Colorado Noxious Weeds -- Part 2

By Marilyn Loser: 2013 November 20

In the last Alamosa Flowers column I asked if you had any Colorado Noxious Weed (CNW) -listed plants in your garden.  I do in mine. Mostly I see B List (those for which preventing new infestations is a high priority) plants in my garden and around town.

I ended the last column with a mention of Magenta Dame’s Rocket and will begin with the same flower. It epitomizes the problem with many invasive species. It has a heavenly aroma and, as Rosemary Parker of Kalamazoo says, it lasts longer than most wildflowers when suck in a jar of water and it self-seeds freely.  And therein lays the problem.  It thrives and crowds out native wildflowers along Michigan’s rural roadsides.  In Colorado about 1,160 acres are infested and those are in Denver and the Summit County west of Denver. I’ve been to online seed sites that say they won’t ship to Colorado and several gardening friends have been told they are a “no no”! Mine are dying out and I’m not encouraging them to thrive.

Two other flowers I transplanted from friends’ gardens (didn’t realize were on List B) are Common Tansy (Tanacetum vulgare) and Oxeye Daisy (Chrysanthemum leucanthemum).  I like the yellow tansy.  It doesn’t need much water or care, grows to over 5 feet in my garden, and is long blooming.  The row of yellow flowers in front of the County Courthouse is this tansy. The white Oxeye Daisy came into my garden when I transplanted Gloriosa Daisies (rudbeckia hirta).  The seed must have been in the soil.  These daisies bloom earlier than the more elegant Shasta Daisies.

Salt Cedar (Tamarix chinensis, T. parviflora, and T. ramosissima).  It’s feathery fall blooming, pink flowers are delightful.  Apparently, it was brought into the country as an ornamental and to stabilize stream banks. It can be very aggressive and invasive.  Each plant can produce 600,000 seeds per year according to the CNW website.

The ‘C’ list includes species that aren’t banned state wide.  Rather, the goal is to develop management plans that “will not be to stop the continued spread of these species but to provide additional education, research, and biological control resources to jurisdictions that choose to require management,” according to the CNW website. 

I have one plant on this list and certainly consider it a weed.  It’s Field Bindweed (Convolvulus arvensis) and is in the same genus as desirable morning glories. The vine leaves are similar to morning glories, but usually smaller.  The flowers are white and light pink.  I’ve seen a lot of them around town.  It’s very hard to remove them. The stems are very delicate and break when you try to pull them.  They are very good at growing amongst clumps of perennials and when I use a weed digger, I end up damaging the plants I want to save.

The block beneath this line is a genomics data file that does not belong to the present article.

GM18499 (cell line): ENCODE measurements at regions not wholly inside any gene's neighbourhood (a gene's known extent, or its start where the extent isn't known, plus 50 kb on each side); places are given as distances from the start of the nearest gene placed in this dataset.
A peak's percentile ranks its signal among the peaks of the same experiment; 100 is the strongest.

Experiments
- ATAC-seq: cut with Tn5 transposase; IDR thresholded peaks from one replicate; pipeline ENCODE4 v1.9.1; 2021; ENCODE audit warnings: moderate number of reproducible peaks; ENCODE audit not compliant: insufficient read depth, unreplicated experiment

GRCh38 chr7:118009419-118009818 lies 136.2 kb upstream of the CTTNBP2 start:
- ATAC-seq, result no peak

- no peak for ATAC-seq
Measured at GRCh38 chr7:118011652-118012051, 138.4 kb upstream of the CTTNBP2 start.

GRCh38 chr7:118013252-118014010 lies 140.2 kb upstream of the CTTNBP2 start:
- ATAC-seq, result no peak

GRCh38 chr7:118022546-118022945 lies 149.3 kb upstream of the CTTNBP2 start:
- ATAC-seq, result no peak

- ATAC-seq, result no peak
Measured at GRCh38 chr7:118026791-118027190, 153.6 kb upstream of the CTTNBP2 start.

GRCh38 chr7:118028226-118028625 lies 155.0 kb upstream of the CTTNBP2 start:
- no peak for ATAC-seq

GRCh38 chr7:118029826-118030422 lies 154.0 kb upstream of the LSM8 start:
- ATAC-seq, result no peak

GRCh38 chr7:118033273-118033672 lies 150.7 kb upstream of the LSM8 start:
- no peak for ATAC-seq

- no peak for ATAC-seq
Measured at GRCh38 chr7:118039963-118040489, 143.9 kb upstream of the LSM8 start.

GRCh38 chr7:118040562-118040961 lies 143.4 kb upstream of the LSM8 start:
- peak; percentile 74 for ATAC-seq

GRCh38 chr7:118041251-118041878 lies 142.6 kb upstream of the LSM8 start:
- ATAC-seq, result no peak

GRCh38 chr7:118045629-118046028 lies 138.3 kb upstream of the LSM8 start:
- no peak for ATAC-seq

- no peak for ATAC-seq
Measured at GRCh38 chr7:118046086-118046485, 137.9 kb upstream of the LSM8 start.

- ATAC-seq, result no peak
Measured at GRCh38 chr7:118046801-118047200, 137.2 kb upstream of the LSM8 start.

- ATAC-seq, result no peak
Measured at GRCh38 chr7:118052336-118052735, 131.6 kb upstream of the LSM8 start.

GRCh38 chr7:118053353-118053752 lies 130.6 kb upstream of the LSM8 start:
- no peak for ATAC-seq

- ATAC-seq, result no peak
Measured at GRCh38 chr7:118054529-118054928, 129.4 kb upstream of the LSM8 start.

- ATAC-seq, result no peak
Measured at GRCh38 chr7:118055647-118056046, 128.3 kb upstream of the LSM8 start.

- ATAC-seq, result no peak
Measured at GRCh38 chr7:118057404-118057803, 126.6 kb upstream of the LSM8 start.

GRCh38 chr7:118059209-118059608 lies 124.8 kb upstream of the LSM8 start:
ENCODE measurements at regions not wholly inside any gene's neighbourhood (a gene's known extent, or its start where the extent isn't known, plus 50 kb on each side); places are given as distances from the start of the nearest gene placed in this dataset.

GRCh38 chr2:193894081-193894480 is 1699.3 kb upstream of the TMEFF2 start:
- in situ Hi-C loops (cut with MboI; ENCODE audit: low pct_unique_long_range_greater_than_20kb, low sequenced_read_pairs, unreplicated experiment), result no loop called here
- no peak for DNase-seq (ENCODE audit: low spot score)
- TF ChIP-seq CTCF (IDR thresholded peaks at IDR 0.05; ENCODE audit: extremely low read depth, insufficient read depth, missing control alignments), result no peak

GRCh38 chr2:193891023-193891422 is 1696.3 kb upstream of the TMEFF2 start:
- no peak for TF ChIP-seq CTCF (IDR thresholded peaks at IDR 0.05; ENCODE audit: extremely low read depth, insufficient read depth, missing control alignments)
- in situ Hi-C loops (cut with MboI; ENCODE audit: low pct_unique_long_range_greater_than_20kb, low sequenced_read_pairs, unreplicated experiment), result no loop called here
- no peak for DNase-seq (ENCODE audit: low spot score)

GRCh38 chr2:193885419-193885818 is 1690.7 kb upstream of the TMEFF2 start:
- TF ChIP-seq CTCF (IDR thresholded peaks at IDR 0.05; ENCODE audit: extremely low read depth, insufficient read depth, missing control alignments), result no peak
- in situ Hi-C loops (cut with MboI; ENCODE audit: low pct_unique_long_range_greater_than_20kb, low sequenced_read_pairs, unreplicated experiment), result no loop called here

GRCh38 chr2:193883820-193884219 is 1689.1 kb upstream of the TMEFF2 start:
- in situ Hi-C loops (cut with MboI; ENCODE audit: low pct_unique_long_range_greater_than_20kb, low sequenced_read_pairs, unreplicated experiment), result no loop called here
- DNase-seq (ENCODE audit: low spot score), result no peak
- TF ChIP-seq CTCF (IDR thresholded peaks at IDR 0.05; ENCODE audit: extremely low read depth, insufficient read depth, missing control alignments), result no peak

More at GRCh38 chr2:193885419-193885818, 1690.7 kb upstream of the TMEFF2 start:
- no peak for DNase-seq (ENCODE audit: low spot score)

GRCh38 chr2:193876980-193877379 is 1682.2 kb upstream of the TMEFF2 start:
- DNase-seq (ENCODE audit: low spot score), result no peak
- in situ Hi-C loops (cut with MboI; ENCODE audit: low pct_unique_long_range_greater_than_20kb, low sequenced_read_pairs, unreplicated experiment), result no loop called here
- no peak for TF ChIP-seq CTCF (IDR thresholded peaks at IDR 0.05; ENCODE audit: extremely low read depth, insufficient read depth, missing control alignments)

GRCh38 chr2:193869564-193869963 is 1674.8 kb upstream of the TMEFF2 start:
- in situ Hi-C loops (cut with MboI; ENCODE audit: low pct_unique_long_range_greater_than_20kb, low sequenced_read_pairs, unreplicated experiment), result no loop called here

I was surprised to see one of my favorite flowers on the “Watch List.” These are species that “have been determined to pose a potential threat to the agricultural productivity and environmental values of the lands of the state,” according to the CNW website. The purpose is to gather information “to assist the Commissioner in determining which species should be designated as noxious weeds.” Perennial Baby’s Breath (Gypsophila paniculata) is the flower I have.
So what should I do about my noxious weeds?  Naturally, I try to remove any that I consider weeds. But since none are on the ‘A’ eradicate list, I don’t have to remove them.  It seems to me that a major goal is to remove threats to agriculture and the environment.  Are my plants a threat?

I took a closer look at the CNW website (just Google Colorado Noxious Weeds – the URL is very long) and clicked on various noxious species to view maps that show the number of infested acres and where they are in the state. For example, Perennial Pepperweed has infested more than 118,000 acres in the state and the San Luis Valley is a main areas.

Russian Olives have infested more than 10,000 acres in Colorado and Alamosa is clearly listed.  Sadly, birds transport the seeds and often drop them in riparian areas where they displace native species. At this point, I don’t plan to rip out my Russian Olives.

Common Tansy has infested 473 acres and most counties have reported 0 acres or have not reported. The concern is that tansy is toxic to livestock if they eat large quantities and it replaces native plants. Hence, the desire is to keep it from becoming a problem. What to do?  I haven’t decided.

To let me know what you think and to see previous columns, go to

"More in a garden grows than what the gardener sows." Spanish Proverb